According to a press release from the Wisconsin Department of Natural Resources (DNR), they are enlisting the help of the public in their latest study of black bear populations across the state. The ongoing Black Bear Litter and Diet Survey relies on citizen scientists to report black bear den locations. For the last 3 years this collaborative effort has helped update estimates of black bear reproductive rates within each bear management zone, ultimately enhancing the accuracy of population models.

Credit: Lynn_Bystrom
Credit: Lynn_Bystrom
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Scientists at the DNR Large Carnivore and Elk Research group underscore the significance of public involvement, noting that reports from citizens play a pivotal role in meeting sample size requirements for the study. Given the infrequency of discovering bear dens, the public's assistance has become invaluable in providing researchers with the necessary data to flesh out the intricacies of black bear populations.

Credit: Lynn_Bystrom
Credit: Lynn_Bystrom
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The survey requests citizens to report as much information as possible about occupied black bear dens, emphasizing caution and urging against approaching or disturbing the dens. Information sought includes GPS coordinates, photos of the den and its surroundings from a safe distance, a description of the den site, and any observations of bear activity in the area.

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Once reports are filed the DNR team collaborates with den reporters and landowners to assess the safety, accessibility, and activity of the dens before deciding on surveys. Dens known to be currently occupied will take precedence in the survey schedule.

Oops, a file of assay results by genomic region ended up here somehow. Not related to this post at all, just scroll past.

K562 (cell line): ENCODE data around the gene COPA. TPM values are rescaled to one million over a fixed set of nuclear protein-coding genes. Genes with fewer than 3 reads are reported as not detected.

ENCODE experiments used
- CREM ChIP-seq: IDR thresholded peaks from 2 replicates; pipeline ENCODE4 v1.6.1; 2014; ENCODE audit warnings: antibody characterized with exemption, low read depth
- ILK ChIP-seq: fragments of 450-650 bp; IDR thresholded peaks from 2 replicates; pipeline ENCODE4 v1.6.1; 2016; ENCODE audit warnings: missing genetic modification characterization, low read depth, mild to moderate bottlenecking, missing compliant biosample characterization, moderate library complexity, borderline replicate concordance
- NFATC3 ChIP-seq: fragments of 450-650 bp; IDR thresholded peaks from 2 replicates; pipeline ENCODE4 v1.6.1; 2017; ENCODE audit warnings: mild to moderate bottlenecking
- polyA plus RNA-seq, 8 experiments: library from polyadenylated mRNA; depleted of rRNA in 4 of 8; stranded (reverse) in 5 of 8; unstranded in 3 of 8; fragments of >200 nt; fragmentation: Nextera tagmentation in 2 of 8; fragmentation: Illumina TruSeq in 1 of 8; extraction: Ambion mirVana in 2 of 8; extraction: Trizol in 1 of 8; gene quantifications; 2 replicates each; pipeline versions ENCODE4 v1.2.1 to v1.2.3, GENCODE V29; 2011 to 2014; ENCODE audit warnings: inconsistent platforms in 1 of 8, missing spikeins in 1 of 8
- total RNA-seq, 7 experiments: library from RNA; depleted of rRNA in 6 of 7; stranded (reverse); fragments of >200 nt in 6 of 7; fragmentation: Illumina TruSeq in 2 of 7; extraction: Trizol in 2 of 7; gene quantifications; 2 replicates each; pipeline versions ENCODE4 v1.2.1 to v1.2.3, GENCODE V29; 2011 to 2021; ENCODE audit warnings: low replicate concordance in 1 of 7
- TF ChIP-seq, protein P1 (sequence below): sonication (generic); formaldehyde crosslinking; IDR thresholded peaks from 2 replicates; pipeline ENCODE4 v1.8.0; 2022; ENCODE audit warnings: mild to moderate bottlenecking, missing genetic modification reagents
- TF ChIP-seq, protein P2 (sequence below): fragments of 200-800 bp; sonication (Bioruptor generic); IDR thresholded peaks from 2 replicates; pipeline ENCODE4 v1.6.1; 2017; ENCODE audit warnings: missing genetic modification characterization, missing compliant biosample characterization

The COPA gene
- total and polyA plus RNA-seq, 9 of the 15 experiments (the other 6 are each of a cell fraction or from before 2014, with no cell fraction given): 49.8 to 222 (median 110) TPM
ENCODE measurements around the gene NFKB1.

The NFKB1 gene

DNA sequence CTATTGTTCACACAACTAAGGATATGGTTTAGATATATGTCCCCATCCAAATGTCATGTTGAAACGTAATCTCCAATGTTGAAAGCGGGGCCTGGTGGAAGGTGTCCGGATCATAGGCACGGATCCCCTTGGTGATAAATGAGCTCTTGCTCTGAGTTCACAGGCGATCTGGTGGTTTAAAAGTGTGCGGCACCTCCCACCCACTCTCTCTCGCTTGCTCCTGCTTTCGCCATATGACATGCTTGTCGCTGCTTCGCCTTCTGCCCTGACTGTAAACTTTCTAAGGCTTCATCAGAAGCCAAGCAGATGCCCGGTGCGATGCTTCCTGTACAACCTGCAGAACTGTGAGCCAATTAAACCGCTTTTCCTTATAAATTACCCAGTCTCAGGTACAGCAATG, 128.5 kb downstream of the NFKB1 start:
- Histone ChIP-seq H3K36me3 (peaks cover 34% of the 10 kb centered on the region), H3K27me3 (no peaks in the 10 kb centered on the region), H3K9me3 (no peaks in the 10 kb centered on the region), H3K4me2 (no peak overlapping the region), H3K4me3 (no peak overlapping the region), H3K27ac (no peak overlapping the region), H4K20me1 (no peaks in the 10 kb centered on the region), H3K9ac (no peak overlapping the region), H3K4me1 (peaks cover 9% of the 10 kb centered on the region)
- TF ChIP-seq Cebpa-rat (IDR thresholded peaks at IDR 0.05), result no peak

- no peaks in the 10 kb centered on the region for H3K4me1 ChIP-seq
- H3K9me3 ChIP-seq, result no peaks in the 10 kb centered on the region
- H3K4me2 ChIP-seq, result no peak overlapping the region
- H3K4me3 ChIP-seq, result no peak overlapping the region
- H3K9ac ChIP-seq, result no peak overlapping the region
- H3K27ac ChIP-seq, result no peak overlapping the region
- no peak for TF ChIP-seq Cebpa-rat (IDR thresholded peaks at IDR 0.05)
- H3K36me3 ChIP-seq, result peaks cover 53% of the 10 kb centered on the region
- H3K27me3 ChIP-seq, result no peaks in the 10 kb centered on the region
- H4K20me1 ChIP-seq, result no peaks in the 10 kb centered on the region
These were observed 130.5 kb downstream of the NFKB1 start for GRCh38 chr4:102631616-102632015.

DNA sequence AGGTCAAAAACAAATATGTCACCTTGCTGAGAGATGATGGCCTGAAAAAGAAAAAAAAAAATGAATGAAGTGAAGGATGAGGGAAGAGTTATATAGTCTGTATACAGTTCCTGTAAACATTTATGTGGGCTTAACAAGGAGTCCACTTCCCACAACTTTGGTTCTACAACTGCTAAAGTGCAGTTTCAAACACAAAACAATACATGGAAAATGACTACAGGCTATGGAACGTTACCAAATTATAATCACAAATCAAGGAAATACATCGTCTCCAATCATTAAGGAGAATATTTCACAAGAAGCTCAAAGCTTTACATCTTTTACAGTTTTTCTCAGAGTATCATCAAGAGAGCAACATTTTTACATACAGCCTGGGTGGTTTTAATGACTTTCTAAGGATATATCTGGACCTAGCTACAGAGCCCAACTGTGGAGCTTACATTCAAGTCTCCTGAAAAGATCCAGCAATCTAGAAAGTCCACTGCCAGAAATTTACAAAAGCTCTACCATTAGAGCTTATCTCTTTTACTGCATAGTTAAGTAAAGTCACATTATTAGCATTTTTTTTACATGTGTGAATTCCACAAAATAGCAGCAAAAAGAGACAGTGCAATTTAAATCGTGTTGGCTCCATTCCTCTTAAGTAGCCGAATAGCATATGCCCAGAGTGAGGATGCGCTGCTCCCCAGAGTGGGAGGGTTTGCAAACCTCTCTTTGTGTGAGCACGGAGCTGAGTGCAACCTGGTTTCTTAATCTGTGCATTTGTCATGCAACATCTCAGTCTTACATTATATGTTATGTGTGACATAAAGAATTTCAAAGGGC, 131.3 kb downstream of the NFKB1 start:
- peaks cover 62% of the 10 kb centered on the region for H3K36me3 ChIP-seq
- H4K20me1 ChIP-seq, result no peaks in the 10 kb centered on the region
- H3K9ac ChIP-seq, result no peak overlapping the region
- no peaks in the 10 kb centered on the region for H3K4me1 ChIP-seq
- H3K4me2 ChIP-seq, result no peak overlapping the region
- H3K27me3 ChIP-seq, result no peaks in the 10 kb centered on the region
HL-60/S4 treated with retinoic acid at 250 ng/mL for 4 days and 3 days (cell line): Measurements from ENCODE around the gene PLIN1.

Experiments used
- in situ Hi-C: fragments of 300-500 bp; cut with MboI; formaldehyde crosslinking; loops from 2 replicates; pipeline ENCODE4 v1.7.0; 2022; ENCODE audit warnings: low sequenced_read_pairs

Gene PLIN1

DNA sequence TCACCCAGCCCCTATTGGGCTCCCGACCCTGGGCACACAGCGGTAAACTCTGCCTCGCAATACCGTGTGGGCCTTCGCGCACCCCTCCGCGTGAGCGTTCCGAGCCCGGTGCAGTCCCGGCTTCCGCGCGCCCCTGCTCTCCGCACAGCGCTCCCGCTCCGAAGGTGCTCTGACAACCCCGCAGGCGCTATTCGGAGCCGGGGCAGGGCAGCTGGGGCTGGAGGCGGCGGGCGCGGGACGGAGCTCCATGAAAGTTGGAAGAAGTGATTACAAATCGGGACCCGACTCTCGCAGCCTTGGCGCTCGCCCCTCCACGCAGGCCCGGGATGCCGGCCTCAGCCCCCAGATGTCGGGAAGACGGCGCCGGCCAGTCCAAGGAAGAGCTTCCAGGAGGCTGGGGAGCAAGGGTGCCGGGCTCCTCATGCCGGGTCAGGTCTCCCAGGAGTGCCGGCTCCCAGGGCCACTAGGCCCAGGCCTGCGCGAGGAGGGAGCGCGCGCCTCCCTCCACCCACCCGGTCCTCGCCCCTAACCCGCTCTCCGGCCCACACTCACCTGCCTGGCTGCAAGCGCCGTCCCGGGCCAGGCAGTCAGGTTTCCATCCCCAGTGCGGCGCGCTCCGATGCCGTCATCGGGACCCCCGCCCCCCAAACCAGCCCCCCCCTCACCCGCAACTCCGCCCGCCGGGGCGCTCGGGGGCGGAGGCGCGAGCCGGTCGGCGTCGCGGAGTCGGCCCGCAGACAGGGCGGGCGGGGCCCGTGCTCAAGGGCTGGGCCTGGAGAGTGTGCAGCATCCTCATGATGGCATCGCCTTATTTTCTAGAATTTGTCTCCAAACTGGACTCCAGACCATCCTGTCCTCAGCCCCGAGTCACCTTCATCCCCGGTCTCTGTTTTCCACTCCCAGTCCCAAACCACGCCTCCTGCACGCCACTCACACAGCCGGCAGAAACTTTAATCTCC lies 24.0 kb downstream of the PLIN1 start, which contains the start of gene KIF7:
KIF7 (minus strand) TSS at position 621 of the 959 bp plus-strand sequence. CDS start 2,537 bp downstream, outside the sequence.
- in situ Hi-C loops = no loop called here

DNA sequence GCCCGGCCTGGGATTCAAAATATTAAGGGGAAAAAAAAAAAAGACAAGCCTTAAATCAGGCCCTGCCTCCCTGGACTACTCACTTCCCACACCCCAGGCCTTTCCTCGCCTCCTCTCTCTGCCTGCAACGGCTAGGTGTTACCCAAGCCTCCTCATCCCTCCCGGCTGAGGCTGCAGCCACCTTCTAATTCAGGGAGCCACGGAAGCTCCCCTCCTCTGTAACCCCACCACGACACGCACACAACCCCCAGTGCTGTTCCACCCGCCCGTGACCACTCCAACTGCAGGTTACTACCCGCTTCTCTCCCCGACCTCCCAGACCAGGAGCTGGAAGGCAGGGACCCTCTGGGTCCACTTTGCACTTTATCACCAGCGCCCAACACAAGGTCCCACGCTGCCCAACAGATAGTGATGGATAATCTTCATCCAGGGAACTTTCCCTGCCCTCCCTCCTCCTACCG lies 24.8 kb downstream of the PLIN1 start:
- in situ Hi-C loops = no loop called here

Black Bear In A Tree
Credit: JimVallee
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The data collected during the survey is comprehensive, covering biological details such as sex, weight, and body measurements of bears. Mother bears, or sows, are fitted with GPS collars to monitor foraging behavior and reproductive success, including litter frequency, size, and cub survival rates. The process prioritizes bear health and safety, with designated staff closely monitoring vital signs during the survey.

A Black Bear is looking out of a Forest in Canada
Credit: heckepics
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Looking ahead, the Black Bear Litter and Diet Survey team plans to continue surveying dens for the next six to seven years, aiming to place tracking collars on at least 100 sows across the state's bear management zones. While the team is currently on track to meet sample-size targets, ongoing public reports are essential to achieving their benchmarks and advancing our understanding of black bear reproduction in Wisconsin. To report a known black bear den, citizens can use the DNR's black bear den submission form, becoming integral contributors to this vital wildlife research initiative.

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